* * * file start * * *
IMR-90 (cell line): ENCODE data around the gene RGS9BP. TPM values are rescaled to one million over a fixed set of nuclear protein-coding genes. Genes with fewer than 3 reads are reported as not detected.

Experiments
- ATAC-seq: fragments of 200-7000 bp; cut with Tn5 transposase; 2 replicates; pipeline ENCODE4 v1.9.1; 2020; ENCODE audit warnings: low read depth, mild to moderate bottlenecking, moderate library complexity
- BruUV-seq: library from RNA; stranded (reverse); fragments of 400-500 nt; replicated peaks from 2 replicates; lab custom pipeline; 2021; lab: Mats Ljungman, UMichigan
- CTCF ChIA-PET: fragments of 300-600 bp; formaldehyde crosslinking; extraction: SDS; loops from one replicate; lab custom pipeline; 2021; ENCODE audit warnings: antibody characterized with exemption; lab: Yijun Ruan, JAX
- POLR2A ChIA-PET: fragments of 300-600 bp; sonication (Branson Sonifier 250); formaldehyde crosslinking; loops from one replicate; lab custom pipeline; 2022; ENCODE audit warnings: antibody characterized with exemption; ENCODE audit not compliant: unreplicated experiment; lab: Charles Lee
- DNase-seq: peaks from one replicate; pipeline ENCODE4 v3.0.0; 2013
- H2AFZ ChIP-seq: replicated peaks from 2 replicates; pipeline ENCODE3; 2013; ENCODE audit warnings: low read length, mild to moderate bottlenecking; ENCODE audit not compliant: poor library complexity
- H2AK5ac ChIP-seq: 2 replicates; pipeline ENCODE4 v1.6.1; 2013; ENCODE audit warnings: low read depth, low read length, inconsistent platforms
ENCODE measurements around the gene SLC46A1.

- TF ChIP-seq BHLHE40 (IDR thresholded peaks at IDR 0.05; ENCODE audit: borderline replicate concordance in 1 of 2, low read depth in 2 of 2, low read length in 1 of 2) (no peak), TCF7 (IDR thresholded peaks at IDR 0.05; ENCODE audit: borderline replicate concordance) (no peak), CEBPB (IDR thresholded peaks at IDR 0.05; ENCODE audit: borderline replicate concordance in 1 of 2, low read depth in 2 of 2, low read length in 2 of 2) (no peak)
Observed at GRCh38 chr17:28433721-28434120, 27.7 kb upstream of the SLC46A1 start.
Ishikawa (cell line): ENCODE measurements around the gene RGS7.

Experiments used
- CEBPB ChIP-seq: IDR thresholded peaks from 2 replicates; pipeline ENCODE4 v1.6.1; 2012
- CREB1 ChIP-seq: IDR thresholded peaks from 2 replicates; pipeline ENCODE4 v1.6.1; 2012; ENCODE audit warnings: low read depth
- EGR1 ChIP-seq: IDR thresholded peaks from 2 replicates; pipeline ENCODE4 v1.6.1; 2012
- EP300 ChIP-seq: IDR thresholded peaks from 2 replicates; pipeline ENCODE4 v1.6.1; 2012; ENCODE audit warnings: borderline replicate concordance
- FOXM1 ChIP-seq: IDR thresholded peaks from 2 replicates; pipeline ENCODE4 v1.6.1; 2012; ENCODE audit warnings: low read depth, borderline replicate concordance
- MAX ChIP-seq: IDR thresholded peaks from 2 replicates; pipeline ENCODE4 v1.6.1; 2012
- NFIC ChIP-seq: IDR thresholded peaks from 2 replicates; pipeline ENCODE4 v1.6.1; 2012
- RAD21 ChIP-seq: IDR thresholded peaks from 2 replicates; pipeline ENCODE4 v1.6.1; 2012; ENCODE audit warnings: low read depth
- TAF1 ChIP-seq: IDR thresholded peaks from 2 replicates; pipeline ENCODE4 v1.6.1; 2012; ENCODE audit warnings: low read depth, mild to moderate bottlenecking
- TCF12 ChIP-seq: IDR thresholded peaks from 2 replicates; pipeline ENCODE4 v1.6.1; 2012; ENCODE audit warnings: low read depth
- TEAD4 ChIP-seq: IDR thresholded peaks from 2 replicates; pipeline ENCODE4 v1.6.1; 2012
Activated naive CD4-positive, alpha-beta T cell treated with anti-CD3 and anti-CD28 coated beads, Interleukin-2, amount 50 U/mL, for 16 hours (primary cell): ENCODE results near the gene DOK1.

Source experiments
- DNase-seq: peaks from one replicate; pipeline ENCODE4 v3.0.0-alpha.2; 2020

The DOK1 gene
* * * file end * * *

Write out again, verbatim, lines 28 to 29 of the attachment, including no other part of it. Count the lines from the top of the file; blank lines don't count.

- DNase-seq: peaks from one replicate; pipeline ENCODE4 v3.0.0-alpha.2; 2020

The DOK1 gene